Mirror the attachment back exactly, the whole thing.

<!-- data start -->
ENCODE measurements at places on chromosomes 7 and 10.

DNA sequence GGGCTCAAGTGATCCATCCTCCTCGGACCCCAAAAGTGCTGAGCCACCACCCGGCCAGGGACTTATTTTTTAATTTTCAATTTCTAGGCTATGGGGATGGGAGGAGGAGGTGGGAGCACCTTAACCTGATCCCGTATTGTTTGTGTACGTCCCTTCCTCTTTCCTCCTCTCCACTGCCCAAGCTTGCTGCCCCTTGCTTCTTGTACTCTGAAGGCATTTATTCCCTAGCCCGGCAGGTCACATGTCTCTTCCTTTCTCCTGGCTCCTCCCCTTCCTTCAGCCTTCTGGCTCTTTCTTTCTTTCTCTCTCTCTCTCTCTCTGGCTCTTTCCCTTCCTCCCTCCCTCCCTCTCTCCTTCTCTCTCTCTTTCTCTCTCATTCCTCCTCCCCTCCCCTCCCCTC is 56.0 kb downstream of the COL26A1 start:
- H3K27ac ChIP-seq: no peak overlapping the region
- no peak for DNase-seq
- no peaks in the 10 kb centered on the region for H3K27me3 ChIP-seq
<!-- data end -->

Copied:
ENCODE measurements at places on chromosomes 7 and 10.

DNA sequence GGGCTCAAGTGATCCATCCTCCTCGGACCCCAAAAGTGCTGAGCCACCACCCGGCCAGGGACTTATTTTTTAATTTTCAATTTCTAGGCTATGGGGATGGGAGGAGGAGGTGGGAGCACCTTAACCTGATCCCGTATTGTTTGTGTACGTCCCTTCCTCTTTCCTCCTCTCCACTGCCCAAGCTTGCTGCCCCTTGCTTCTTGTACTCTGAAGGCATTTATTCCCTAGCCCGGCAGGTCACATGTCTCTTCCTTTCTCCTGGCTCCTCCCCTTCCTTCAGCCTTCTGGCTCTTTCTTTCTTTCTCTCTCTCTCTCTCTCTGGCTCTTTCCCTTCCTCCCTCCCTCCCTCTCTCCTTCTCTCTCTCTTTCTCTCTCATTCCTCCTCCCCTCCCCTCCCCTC is 56.0 kb downstream of the COL26A1 start:
- H3K27ac ChIP-seq: no peak overlapping the region
- no peak for DNase-seq
- no peaks in the 10 kb centered on the region for H3K27me3 ChIP-seq